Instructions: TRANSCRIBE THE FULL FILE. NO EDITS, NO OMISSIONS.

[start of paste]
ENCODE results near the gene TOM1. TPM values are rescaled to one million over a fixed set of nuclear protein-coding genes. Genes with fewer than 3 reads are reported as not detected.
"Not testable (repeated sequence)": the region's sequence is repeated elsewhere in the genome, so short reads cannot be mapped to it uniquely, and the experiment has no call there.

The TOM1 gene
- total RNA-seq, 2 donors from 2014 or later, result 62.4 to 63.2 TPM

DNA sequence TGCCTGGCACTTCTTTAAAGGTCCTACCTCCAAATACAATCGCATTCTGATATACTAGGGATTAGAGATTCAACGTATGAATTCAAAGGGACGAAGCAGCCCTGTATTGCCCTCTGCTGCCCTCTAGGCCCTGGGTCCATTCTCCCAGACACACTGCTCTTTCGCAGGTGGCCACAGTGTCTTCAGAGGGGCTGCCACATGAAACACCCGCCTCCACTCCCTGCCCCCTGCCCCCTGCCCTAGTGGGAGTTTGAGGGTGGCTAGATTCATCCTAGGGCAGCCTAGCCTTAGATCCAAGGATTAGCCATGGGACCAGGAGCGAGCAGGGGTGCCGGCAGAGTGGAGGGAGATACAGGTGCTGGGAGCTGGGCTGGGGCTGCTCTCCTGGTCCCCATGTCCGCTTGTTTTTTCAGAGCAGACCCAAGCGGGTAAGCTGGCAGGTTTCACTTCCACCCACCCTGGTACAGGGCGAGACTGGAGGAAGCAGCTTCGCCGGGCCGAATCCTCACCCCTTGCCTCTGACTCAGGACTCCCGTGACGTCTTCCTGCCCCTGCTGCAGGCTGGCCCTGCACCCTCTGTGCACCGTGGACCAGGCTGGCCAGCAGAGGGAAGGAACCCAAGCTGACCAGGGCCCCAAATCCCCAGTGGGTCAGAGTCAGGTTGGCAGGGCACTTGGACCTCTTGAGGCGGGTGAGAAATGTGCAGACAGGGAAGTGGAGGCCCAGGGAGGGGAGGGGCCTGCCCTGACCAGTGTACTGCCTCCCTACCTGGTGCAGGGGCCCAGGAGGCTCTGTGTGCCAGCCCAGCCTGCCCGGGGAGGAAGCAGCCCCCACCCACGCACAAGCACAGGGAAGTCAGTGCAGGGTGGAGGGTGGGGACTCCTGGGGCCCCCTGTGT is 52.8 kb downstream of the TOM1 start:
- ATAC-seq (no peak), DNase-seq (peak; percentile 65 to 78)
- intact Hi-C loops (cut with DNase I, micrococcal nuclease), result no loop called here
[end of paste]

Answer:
ENCODE results near the gene TOM1. TPM values are rescaled to one million over a fixed set of nuclear protein-coding genes. Genes with fewer than 3 reads are reported as not detected.
"Not testable (repeated sequence)": the region's sequence is repeated elsewhere in the genome, so short reads cannot be mapped to it uniquely, and the experiment has no call there.

The TOM1 gene
- total RNA-seq, 2 donors from 2014 or later, result 62.4 to 63.2 TPM

DNA sequence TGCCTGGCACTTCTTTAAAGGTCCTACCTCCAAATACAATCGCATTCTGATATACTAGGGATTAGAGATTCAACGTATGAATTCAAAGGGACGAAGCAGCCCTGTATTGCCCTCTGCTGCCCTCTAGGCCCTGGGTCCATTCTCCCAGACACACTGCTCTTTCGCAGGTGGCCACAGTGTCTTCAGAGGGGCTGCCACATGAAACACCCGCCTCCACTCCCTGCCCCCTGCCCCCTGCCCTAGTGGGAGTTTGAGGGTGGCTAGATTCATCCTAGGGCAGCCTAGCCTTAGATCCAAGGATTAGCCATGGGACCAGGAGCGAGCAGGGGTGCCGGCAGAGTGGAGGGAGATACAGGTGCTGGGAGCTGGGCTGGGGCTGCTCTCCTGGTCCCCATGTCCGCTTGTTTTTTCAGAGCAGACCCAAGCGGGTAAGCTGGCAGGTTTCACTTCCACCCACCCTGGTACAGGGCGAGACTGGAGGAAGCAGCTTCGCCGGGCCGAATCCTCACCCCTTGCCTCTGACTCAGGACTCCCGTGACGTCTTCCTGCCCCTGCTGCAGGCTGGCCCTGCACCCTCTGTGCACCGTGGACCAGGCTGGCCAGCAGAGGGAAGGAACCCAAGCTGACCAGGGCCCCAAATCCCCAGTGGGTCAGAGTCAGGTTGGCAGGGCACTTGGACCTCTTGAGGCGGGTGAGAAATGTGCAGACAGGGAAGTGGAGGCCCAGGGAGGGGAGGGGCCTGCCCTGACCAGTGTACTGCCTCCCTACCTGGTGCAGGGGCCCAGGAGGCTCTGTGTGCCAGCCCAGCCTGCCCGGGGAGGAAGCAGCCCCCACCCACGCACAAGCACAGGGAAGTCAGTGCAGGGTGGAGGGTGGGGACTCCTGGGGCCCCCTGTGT is 52.8 kb downstream of the TOM1 start:
- ATAC-seq (no peak), DNase-seq (peak; percentile 65 to 78)
- intact Hi-C loops (cut with DNase I, micrococcal nuclease), result no loop called here